Earlier this week, a friend of mine expressed outrage over a comment posted on her friend Courtney’s Facebook page. I stared at the words of the forwarded screenshot:
“Hey, sorry ur kid is retarded, but God works in great ways. 🙂 Enjoy.”
My heart plummeted. I immediately flashed back to the first time I heard this word. A little boy named Ricky stood alone under the monkey bars. He was surrounded by a group of boys who were pelting him with pebbles and throwing dirt on him. The chant “Retard, Retard” echoed across the playground.
I was 6 years old at the time, so I didn’t really understand the situation. I went home, chanting with delight, “Retard, Retard. Ricky is a retard.” My normally sweet, gentle mother turned on me with anger. “What did you just say?” she barked at me.
I didn’t understand her scowl. “Retard. There was a retard on the playground,” I explained.
“Don’t use that word. It’s a very mean word,” she said, bending down to my eye level. I cringed under her direct gaze. “He’s a person with a name. It’s Ricky.”
My mother’s voice echoed in my head as I pictured Courtney’s beautiful little boy in the same situation. His dirty blond hair covered in filth and his crystal blue eyes streaming with tears as a group of kids torments him for being different. Is this his future?
Courtney’s little boy has a name. His name is Landon and he is 5 years old. He has autism, but he’s more than his diagnosis. Landon loves Minecraft and is an epic Lego builder. Landon is brilliant with numbers and has the makings of a future engineer. Landon asks his mother what’s wrong when she’s sad and comforts her by telling her that he loves her.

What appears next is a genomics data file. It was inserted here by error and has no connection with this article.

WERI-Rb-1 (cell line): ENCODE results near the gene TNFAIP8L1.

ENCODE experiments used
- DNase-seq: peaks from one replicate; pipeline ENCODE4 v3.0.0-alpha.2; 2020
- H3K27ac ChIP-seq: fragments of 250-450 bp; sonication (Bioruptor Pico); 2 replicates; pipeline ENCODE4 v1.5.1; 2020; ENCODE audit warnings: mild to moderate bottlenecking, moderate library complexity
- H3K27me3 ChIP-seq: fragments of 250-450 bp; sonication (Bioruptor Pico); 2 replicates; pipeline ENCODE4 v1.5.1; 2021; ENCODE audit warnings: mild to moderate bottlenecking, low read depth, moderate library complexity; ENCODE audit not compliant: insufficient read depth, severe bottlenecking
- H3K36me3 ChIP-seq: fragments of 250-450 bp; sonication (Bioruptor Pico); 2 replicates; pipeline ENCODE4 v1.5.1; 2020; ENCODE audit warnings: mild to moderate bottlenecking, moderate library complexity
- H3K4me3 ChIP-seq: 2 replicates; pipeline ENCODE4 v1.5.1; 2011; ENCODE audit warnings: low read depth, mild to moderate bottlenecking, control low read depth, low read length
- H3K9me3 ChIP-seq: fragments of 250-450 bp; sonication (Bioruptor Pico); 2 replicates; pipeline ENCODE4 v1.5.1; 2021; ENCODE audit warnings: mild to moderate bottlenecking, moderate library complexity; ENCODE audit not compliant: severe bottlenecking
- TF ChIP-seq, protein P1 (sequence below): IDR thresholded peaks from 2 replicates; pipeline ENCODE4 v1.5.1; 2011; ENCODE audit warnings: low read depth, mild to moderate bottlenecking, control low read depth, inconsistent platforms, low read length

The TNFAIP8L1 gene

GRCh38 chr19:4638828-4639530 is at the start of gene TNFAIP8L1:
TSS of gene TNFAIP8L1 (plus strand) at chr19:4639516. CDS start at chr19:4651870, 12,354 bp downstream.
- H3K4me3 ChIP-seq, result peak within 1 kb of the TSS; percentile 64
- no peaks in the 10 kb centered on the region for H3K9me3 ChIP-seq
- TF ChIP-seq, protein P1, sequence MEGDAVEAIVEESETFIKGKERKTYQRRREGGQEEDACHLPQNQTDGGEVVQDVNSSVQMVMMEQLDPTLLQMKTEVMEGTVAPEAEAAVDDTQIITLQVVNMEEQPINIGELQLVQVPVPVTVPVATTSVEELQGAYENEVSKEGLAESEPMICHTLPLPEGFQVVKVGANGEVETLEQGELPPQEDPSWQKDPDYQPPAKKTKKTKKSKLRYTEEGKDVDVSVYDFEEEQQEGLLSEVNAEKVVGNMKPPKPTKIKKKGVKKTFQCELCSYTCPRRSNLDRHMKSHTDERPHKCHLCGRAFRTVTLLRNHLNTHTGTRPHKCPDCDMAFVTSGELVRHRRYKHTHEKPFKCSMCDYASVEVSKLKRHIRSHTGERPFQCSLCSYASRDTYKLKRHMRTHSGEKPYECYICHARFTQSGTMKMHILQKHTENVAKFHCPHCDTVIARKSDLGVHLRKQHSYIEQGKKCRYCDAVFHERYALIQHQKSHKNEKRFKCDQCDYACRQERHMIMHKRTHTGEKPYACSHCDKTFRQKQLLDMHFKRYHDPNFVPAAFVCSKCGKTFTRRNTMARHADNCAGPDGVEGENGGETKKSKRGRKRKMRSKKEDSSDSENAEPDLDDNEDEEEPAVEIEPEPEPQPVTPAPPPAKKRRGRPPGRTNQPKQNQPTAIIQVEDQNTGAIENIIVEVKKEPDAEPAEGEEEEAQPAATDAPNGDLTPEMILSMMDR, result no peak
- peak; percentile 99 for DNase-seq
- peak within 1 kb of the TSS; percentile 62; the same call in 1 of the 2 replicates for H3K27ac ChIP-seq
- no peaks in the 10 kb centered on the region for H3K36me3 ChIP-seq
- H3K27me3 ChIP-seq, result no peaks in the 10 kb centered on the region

Landon. His name is Landon.
People who use the R-word may tout the “free speech” argument. They may ask, “What’s the big deal? It’s just a word. Retard. Don’t be sensitive. It was a joke.”
There was nothing funny about the little boy on the playground—standing alone in the center of a ring of spectators like a caged animal at the circus, mocked, humiliated, alone. No one should be treated like this, no one, especially not a small child and most definitely not by an adult who should know better.
I don’t want see Landon or any other child suffer for being different. I didn’t help Ricky back then, but I can do something about it now. All of us can. We can choose our words with care. And we can stop being bystanders.
There is a website called “R-Word: Spread the Word to End the Word.” Its mission is to eliminate the use of the R-word for several reasons:
– The R-word ISOLATES people with cognitive differences. It implies that they are not fit to associate with the rest of the population due to their differences. Obviously, this is absurd.
– The R-word DEHUMANIZES people with cognitive disabilities. It is easier to bully someone who doesn’t even have the dignity of a name. Cruelty thrives on anonymity.
– The R-word HURTS people with cognitive differences. It implies that anyone with an intellectual or developmental disability is stupid and has nothing to offer to the world, which is beyond ridiculous. So why even use it?
Visitors to the R-word site have the option to make the following pledge:
“I pledge and support the elimination of the derogatory use of the R-word from everyday speech and promote the acceptance and inclusion of people with intellectual disabilities.”
My choice is clear. I choose Landon and Ricky. I made this pledge the day I finished writing this piece. What is your choice?
March 2 is the Spread the Word to End the Word day of awareness. Visit www.r-word.org to pledge to stop saying the R-word.
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